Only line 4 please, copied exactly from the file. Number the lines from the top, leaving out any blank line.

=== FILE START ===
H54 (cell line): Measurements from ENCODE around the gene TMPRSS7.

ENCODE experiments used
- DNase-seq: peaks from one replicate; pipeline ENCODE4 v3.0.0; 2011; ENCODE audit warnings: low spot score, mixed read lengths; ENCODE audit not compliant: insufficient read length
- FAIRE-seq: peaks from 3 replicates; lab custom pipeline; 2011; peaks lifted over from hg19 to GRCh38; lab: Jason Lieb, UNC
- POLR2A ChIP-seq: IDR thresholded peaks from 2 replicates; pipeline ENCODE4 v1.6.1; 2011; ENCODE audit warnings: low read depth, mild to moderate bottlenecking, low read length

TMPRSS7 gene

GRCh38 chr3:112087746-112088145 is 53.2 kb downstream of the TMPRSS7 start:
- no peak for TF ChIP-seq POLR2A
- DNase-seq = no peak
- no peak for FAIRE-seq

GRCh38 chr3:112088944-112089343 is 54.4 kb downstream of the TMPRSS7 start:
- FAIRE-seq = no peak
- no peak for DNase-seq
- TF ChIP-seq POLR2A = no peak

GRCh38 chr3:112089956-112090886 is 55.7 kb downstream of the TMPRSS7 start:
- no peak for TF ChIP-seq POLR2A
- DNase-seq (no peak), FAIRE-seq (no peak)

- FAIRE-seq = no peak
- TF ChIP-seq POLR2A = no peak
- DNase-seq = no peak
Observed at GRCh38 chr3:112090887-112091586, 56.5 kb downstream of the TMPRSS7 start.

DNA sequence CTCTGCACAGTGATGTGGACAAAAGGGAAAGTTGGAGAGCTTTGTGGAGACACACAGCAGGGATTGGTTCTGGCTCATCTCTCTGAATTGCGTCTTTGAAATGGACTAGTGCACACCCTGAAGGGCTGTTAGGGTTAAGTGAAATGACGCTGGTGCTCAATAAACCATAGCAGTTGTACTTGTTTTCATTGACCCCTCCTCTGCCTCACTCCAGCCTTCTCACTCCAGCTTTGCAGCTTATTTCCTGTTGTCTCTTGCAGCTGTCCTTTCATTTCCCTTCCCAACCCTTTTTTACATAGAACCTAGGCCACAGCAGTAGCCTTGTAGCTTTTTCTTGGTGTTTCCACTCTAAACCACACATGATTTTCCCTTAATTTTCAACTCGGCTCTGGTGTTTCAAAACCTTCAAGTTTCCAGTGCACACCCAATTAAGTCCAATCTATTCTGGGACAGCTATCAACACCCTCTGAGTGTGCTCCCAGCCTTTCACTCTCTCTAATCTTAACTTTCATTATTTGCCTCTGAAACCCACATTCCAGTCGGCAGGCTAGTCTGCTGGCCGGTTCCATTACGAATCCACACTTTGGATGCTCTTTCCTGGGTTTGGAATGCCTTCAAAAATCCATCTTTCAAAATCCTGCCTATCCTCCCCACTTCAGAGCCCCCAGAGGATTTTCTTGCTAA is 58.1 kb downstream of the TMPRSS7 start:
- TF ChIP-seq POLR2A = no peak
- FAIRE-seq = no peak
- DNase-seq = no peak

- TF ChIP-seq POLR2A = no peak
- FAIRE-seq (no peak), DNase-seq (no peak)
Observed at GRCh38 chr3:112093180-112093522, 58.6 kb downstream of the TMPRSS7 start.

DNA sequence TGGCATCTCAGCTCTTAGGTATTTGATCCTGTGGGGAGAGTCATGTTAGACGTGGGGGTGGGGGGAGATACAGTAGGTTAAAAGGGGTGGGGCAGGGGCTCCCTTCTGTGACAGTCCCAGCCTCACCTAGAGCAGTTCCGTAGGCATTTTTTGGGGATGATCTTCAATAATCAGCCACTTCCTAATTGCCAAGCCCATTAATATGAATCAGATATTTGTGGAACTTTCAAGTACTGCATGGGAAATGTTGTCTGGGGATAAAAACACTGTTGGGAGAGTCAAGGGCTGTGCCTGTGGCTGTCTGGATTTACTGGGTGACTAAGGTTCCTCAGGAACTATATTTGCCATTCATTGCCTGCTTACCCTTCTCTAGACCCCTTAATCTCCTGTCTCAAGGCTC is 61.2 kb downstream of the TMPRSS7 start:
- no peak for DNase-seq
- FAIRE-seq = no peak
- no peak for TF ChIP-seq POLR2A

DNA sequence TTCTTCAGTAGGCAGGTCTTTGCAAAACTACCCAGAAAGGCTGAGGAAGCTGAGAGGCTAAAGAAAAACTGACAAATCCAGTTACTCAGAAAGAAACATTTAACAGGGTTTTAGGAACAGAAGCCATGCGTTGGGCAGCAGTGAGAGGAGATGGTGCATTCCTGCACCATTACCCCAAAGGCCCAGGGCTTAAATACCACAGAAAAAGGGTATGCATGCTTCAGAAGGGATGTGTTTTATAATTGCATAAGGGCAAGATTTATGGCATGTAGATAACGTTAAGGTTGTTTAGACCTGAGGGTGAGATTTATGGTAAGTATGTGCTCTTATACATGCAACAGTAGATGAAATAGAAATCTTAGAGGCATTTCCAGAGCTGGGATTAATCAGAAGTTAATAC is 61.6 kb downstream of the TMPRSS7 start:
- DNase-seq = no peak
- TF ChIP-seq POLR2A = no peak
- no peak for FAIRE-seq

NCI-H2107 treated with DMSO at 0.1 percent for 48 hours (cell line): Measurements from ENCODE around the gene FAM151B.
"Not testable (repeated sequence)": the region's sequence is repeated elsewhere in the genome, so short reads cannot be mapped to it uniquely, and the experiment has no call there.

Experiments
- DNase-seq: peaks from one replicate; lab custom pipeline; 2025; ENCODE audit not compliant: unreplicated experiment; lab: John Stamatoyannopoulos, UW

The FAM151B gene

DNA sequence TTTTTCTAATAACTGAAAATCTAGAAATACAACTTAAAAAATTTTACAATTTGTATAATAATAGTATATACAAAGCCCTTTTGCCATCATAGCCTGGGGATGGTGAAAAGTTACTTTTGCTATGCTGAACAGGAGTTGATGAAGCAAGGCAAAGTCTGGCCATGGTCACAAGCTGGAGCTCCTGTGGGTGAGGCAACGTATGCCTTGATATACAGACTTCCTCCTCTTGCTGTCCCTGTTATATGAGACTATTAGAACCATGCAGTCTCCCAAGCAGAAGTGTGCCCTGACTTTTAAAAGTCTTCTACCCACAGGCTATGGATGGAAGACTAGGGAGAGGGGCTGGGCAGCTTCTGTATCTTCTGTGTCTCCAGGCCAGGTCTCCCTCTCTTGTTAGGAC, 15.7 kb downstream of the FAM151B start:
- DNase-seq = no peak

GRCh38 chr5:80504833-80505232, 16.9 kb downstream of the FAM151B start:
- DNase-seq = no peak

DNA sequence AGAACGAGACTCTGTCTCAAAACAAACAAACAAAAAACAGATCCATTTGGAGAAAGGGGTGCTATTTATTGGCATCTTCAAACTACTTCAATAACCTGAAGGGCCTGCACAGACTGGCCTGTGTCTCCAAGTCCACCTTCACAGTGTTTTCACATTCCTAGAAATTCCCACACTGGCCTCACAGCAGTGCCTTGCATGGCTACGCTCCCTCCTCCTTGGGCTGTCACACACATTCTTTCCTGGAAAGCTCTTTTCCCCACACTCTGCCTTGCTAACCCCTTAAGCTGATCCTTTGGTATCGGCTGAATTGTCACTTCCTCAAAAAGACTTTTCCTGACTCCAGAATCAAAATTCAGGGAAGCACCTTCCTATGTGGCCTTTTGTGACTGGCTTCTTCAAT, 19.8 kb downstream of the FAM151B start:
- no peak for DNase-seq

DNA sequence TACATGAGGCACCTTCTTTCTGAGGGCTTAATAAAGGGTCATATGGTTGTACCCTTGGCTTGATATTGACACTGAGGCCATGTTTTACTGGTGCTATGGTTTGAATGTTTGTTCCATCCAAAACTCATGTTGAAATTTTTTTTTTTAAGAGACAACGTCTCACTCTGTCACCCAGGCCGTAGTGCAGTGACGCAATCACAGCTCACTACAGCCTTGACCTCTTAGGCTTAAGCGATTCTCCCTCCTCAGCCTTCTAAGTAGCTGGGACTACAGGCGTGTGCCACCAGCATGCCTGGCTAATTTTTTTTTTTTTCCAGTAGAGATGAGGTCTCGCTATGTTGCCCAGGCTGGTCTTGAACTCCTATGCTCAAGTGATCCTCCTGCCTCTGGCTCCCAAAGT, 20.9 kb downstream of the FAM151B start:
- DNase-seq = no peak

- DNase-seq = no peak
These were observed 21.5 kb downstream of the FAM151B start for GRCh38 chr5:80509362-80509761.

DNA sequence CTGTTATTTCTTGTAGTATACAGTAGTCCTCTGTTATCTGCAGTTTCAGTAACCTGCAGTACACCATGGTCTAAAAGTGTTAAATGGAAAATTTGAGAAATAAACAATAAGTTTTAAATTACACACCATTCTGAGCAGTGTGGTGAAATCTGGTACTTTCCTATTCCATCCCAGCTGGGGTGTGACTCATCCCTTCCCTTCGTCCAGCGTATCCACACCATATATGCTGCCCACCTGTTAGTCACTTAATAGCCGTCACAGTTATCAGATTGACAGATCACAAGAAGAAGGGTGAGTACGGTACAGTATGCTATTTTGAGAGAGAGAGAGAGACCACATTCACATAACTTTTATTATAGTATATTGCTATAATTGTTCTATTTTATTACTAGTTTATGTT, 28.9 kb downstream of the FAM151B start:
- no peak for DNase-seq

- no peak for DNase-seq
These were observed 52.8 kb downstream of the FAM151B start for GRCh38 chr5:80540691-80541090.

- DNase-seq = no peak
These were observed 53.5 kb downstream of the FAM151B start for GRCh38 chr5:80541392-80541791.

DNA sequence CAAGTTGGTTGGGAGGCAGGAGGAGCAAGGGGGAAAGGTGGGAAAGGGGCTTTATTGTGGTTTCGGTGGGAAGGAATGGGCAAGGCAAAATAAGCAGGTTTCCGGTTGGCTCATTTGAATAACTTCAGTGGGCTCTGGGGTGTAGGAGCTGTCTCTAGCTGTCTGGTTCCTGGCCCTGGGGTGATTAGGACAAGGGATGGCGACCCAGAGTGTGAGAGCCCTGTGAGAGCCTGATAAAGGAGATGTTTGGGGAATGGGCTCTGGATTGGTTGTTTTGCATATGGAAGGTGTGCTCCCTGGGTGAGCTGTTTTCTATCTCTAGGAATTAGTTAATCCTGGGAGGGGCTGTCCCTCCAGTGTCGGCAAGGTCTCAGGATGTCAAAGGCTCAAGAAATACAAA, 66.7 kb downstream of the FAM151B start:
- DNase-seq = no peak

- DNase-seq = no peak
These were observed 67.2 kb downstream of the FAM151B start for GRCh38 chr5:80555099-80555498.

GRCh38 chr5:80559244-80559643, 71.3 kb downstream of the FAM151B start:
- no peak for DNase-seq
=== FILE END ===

- FAIRE-seq: peaks from 3 replicates; lab custom pipeline; 2011; peaks lifted over from hg19 to GRCh38; lab: Jason Lieb, UNC